Three Essays in Economics: Group Identity and Punishment, Human Capital Development, and Moral Hazard




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This dissertation focuses on individual decision making with the presence of social interaction. In the first chapter, we design a lab experiment to investigate how group identity influences cooperation and peer punishment under the voluntary contribution mechanism of public goods. We find that monetary punishment leads to an increase in the public goods contributions, and the impact is greater in the treatments with groups than in the baseline without groups. In addition, participants punish ingroup under-contributors more severely. However, these effects are significant only when all the participants are made aware that the punishers’ group identities are to be revealed to the punishees. In the second chapter, we conduct a field experiment in a large Chinese garment factory to investigate the impact of social distance on professional training efficiency. Our results show that closer social distance stimulates voluntary technology transfer from trainers to trainees. Furthermore, with one more technique transferred, an average trainee can produce more in the exit test of the training, showing that closer social distance between trainers and trainees promotes training efficiency. In the third chapter, we try to estimate the moral hazard effect of having health insurance on medical service spending, and the heterogeneity in it. We develop a theoretical model to illustrate the heterogeneity in the moral hazard effect, and then test it using the data from the Oregon Health Insurance Experiment. We find that the moral hazard effects of having health insurance are significantly greater for individuals who are 35 to 55 years of age, compared to individuals who are 20 to 35 years of age. They are also greater than individuals who are 55 to 64, but statistically insignificant. Moreover, we find that the moral hazard effects on outpatient visits decrease as individuals’ family income increases. Our results thus indicate that a universal cost-sharing plan in health insurance policies may not be efficient.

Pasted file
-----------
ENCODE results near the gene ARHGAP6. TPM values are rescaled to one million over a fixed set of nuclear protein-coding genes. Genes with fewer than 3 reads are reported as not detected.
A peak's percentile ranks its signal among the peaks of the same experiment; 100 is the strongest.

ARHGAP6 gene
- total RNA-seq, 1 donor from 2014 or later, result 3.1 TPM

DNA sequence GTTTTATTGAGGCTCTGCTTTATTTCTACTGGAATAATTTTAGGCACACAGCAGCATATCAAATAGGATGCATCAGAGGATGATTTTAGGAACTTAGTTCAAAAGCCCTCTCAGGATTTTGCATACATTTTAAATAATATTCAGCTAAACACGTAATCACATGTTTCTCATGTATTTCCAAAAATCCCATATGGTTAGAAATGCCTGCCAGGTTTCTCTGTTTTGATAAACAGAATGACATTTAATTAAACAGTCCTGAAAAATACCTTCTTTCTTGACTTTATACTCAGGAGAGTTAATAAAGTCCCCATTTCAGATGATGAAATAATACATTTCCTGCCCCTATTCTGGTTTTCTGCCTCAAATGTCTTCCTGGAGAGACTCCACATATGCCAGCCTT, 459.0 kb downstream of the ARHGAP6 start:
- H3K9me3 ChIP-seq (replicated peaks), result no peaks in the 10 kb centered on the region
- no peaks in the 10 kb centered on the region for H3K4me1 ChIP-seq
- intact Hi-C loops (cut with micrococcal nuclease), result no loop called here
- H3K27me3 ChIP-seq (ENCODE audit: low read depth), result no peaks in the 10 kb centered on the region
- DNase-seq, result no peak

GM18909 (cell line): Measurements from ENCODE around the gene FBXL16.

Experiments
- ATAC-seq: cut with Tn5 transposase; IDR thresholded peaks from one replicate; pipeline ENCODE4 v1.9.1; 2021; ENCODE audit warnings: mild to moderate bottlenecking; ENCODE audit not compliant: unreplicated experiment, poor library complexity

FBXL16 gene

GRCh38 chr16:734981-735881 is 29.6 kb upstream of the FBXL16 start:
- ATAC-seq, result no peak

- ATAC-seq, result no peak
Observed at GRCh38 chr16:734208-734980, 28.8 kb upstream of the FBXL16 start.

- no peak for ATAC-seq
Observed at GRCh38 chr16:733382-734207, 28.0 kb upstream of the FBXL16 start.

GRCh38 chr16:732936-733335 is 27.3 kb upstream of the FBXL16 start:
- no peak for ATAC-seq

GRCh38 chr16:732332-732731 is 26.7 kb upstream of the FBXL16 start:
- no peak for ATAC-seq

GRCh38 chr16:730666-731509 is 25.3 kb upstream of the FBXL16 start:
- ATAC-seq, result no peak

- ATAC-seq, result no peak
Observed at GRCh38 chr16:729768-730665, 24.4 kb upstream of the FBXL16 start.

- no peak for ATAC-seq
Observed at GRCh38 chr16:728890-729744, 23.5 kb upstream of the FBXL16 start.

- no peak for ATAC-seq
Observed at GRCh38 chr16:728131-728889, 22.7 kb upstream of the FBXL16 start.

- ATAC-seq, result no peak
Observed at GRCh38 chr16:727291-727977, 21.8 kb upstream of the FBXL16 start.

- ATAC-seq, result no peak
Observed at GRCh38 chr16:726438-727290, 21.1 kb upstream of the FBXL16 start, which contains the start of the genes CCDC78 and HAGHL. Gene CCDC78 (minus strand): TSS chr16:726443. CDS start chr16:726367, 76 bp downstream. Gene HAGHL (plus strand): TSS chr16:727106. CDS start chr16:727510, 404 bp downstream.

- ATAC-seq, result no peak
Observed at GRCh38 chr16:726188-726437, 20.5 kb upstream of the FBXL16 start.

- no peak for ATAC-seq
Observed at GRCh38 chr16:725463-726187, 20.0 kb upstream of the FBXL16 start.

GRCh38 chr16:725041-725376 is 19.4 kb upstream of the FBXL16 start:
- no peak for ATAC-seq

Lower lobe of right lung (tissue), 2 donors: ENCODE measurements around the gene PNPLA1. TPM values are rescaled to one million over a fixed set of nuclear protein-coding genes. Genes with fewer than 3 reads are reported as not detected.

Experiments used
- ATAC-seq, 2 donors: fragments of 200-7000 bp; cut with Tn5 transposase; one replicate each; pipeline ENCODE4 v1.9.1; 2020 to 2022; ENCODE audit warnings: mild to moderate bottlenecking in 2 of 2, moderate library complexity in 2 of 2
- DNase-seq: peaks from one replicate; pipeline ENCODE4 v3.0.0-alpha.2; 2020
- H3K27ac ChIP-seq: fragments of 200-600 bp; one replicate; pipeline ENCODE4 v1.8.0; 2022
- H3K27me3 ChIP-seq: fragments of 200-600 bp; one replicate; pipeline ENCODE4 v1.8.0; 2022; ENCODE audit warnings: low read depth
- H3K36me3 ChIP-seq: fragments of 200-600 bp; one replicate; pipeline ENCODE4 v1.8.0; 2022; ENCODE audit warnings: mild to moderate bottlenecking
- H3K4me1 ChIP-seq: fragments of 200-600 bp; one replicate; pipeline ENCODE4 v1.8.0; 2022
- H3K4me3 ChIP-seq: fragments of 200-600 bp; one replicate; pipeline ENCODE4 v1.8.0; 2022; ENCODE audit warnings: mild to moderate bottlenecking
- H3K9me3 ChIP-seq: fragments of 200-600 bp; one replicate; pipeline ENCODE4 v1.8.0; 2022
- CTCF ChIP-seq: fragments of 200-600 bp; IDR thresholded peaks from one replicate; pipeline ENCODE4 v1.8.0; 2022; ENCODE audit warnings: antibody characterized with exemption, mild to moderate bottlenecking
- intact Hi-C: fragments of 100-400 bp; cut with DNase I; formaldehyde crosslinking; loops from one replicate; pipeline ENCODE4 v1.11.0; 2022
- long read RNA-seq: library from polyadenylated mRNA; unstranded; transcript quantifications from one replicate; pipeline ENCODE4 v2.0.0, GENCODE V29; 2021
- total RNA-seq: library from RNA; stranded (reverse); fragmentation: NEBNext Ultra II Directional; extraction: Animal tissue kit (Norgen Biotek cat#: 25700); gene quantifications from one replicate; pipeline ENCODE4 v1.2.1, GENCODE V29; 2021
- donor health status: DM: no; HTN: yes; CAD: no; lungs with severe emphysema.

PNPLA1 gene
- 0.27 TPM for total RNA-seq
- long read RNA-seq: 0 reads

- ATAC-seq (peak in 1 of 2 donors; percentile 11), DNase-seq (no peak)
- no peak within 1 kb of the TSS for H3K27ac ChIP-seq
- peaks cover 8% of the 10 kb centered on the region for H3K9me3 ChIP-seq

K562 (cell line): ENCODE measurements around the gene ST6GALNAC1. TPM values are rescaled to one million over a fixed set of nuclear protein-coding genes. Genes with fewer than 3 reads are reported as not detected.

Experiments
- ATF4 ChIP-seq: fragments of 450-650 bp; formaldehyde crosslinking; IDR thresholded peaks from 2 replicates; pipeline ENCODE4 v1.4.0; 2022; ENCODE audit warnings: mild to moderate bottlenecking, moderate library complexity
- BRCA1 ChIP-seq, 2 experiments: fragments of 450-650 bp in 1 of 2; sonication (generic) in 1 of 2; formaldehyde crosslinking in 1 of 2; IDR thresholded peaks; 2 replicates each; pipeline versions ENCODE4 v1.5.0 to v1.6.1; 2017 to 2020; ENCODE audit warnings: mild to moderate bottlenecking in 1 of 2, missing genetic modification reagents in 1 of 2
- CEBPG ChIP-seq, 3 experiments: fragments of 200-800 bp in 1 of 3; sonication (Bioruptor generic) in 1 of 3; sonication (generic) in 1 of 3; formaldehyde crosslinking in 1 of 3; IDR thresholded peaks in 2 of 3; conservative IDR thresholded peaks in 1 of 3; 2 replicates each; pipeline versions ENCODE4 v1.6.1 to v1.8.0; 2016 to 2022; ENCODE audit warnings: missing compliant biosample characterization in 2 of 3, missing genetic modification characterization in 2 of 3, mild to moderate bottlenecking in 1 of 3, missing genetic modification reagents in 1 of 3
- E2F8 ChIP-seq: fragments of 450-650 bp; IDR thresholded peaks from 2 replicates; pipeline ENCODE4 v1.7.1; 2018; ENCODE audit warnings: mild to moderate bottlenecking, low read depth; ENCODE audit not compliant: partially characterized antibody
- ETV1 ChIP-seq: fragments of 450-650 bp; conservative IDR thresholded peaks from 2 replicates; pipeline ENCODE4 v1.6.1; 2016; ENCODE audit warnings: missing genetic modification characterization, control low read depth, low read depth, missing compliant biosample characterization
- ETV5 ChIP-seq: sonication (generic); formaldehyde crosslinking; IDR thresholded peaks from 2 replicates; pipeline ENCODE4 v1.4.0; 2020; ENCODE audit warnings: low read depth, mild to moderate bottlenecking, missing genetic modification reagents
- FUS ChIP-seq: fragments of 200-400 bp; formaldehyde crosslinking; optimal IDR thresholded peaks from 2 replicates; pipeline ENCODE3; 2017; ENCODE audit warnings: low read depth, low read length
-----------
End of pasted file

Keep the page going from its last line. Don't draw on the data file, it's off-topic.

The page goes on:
Group identity, Occupational training, Moral hazard, Punishment (Psychology), Cooperation, Public goods, Social distance, Technology transfer, Health insurance


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